The one that made it out of obesity once (and is a former athlete) finally realized he needed to take control of his diet and activity and that the surgery was not going to make him do it. He got back to his habits when he was an athlete and lost the weight again. He's at an ideal weight now, and looks to be close to his former athletic physique.

    What bothers me about WLS is that for most people, I think it is a temporary fix and I think that it is often used unnecessarily. I think few manage to make the permanent changes after surgery that are needed to be successful long term, and I don't see a benefit of putting people through it unless they are in a situation where they need to lose weight immediately (not the case for any of the four I described).
  • Bekah7482
    Bekah7482 Posts: 247 Member
    I just had VSG I'll be a week out tomorrow. I can't speak for the ballon option seeing as I went for something permanent. But I must say as of right now. I regret it every single day. I wish I had went with something that could have been reversed or even better nothing at all! At times I feel like this is one of the worse decisions I've ever made and now I have to live with it forever. That being said I could change my mind and a few months out be so thankful I had it. But if I knew someone who was going to even consider weight loss surgery I would suggest something that can be reversed.

    You are only a week out, you will not regret long term. I promise that it gets better. Give it a couple of weeks.
  • Soundwave79
    Soundwave79 Posts: 469 Member
    I just had VSG I'll be a week out tomorrow. I can't speak for the ballon option seeing as I went for something permanent. But I must say as of right now. I regret it every single day. I wish I had went with something that could have been reversed or even better nothing at all! At times I feel like this is one of the worse decisions I've ever made and now I have to live with it forever. That being said I could change my mind and a few months out be so thankful I had it. But if I knew someone who was going to even consider weight loss surgery I would suggest something that can be reversed.

    I have a loved one that is strongly considering the VSG. If you don't mind... could you share some more in depth reasoning as to why you feel like it was a mistake for you? If it's too personal I understand.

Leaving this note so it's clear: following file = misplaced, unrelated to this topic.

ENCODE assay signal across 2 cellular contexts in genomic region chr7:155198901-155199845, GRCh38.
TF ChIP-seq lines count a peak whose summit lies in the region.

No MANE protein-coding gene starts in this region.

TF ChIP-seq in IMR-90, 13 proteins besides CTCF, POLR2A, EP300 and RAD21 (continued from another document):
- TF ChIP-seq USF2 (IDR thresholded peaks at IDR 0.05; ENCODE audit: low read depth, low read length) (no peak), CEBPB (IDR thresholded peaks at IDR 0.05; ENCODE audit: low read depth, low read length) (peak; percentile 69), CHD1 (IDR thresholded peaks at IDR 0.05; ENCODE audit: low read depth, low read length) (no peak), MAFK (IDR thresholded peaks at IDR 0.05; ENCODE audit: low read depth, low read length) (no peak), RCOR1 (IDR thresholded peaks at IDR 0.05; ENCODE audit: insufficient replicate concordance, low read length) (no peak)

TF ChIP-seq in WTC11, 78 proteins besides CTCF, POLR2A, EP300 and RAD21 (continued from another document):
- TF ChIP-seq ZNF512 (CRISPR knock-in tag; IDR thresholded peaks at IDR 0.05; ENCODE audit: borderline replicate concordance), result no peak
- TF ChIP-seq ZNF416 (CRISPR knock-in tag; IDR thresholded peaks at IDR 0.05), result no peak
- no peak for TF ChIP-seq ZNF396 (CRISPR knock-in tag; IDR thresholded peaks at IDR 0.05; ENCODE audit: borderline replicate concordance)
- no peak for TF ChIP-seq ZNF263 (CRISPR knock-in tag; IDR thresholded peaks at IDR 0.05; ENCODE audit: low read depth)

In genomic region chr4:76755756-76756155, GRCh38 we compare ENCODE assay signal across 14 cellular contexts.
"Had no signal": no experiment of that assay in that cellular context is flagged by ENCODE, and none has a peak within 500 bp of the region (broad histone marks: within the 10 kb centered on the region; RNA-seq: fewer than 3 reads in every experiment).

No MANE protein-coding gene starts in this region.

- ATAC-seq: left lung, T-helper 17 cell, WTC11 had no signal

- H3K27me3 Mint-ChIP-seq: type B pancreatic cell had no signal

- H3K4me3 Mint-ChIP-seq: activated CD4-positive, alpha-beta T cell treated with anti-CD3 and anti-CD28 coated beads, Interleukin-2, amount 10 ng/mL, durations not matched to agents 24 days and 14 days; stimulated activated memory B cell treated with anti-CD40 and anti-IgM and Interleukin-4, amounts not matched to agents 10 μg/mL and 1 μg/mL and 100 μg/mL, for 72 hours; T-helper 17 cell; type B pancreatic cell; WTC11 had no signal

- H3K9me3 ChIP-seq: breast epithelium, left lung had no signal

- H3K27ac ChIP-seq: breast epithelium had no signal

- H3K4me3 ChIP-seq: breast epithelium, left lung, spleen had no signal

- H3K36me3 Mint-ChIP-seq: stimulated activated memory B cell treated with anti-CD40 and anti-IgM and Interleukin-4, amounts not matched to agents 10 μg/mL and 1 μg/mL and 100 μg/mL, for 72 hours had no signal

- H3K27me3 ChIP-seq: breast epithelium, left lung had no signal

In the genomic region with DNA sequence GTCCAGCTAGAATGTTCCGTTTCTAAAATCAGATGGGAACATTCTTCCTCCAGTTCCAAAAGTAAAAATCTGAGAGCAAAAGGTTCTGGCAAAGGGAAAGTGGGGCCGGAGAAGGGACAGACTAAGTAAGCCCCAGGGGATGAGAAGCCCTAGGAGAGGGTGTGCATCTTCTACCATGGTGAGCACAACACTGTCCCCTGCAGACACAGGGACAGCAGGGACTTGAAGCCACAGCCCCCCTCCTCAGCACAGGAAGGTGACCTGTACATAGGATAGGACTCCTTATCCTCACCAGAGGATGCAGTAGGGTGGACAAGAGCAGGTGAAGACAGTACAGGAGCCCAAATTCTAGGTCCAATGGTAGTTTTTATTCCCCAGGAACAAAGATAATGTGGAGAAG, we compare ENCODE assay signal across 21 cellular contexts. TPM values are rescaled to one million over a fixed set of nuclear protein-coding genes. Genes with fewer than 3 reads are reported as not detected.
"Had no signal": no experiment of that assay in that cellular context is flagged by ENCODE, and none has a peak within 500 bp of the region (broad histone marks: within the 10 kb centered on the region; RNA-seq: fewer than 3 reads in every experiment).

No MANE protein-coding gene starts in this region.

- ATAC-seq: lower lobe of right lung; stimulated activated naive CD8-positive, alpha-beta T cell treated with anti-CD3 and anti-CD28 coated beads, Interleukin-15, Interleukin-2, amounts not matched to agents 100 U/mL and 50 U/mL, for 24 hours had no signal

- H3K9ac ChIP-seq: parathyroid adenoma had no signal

• firef1y72
    firef1y72 Posts: 1,579 Member
    [quote="Bekah7482;c-39822774"

    Because if weight loss was as easy as "just stick to the diet," we wouldn't have overweight people. The pre-surgery diet is a very specific set of guidelines for not only what foods to eat but how you eat those foods. You need to change these habits before surgery because you can literally hurt yourself if you do not follow the new eating guidelines after surgery. The general population seem to think that WLS patients have surgery then sit on their *kitten* and watch the weight drop. They still have to diet and exercise for the rest of their life just like everyone else. Surgery is just a tool, if not used right, you will not lose the weight or gain it all right back.

    As far as complications, the complication rate of surgery is very low. It has become a pretty routine surgery and is relatively safe. The side effects are generally short term throughout the healing process; nausea, dizziness, food getting "stuck," constipation, etc. Most of the issues that are dangerous have to do with a patient who does not follow the post surgery rules (again why the pre-surgery diet is so important). If you do not eat right, get in your water and protein, take your vitamins, etc are far more dangerous than the actual surgery.

    Also with surgery, most of the time you are required to take 6 months of nutrition courses, meet with dietitians and therapist and go to support groups to work on your relationship with food. There is far more to WLS then get the surgery and lose weight.[/quote]

    Sorry but weight loss really is as simple as "just stick to the diet", whether you have WLS or not. As I said, I was told there was no way I'd be able to lose the weight without surgery, but by sticking to the diet, and moving more I have. If the same resources and effort were put in to helping these people continue with the pre-surgery weightloss who's to say they wouldn't also be able to shed the weight without resorting to surgery. It seems to me that the possibly life long rules after surgery are just over restrictive, I enjoy the occasional "naughty" meal where I blow out and that hasn't stopped me losing the weight.